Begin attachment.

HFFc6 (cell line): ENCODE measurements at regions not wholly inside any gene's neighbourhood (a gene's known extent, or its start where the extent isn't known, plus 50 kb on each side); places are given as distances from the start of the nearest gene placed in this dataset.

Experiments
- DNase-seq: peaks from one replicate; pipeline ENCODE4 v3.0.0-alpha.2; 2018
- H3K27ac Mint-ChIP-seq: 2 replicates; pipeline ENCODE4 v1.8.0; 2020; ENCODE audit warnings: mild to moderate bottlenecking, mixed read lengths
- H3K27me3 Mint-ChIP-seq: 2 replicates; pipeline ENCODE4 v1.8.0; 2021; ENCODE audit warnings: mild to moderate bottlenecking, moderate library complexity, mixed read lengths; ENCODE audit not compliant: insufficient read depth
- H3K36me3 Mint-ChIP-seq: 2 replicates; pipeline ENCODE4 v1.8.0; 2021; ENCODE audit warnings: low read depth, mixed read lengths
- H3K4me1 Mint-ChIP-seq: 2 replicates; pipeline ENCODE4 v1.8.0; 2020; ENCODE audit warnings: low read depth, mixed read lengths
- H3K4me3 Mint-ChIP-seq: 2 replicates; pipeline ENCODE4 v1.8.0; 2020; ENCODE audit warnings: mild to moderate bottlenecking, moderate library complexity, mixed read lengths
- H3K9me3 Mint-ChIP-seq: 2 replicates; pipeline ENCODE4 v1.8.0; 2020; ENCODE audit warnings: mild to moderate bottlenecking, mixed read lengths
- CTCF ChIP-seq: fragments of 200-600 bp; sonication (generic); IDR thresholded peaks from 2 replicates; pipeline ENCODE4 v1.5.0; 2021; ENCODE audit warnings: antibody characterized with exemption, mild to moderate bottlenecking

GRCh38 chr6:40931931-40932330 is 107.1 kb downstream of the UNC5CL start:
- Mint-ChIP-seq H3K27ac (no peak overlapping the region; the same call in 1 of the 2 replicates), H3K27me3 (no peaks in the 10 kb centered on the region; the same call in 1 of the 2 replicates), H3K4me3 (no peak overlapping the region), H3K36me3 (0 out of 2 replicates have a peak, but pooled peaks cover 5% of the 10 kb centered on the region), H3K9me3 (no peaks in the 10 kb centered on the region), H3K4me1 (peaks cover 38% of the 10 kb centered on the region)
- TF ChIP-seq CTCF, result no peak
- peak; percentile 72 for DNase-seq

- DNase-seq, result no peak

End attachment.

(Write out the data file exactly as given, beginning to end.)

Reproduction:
HFFc6 (cell line): ENCODE measurements at regions not wholly inside any gene's neighbourhood (a gene's known extent, or its start where the extent isn't known, plus 50 kb on each side); places are given as distances from the start of the nearest gene placed in this dataset.

Experiments
- DNase-seq: peaks from one replicate; pipeline ENCODE4 v3.0.0-alpha.2; 2018
- H3K27ac Mint-ChIP-seq: 2 replicates; pipeline ENCODE4 v1.8.0; 2020; ENCODE audit warnings: mild to moderate bottlenecking, mixed read lengths
- H3K27me3 Mint-ChIP-seq: 2 replicates; pipeline ENCODE4 v1.8.0; 2021; ENCODE audit warnings: mild to moderate bottlenecking, moderate library complexity, mixed read lengths; ENCODE audit not compliant: insufficient read depth
- H3K36me3 Mint-ChIP-seq: 2 replicates; pipeline ENCODE4 v1.8.0; 2021; ENCODE audit warnings: low read depth, mixed read lengths
- H3K4me1 Mint-ChIP-seq: 2 replicates; pipeline ENCODE4 v1.8.0; 2020; ENCODE audit warnings: low read depth, mixed read lengths
- H3K4me3 Mint-ChIP-seq: 2 replicates; pipeline ENCODE4 v1.8.0; 2020; ENCODE audit warnings: mild to moderate bottlenecking, moderate library complexity, mixed read lengths
- H3K9me3 Mint-ChIP-seq: 2 replicates; pipeline ENCODE4 v1.8.0; 2020; ENCODE audit warnings: mild to moderate bottlenecking, mixed read lengths
- CTCF ChIP-seq: fragments of 200-600 bp; sonication (generic); IDR thresholded peaks from 2 replicates; pipeline ENCODE4 v1.5.0; 2021; ENCODE audit warnings: antibody characterized with exemption, mild to moderate bottlenecking

GRCh38 chr6:40931931-40932330 is 107.1 kb downstream of the UNC5CL start:
- Mint-ChIP-seq H3K27ac (no peak overlapping the region; the same call in 1 of the 2 replicates), H3K27me3 (no peaks in the 10 kb centered on the region; the same call in 1 of the 2 replicates), H3K4me3 (no peak overlapping the region), H3K36me3 (0 out of 2 replicates have a peak, but pooled peaks cover 5% of the 10 kb centered on the region), H3K9me3 (no peaks in the 10 kb centered on the region), H3K4me1 (peaks cover 38% of the 10 kb centered on the region)
- TF ChIP-seq CTCF, result no peak
- peak; percentile 72 for DNase-seq

- DNase-seq, result no peak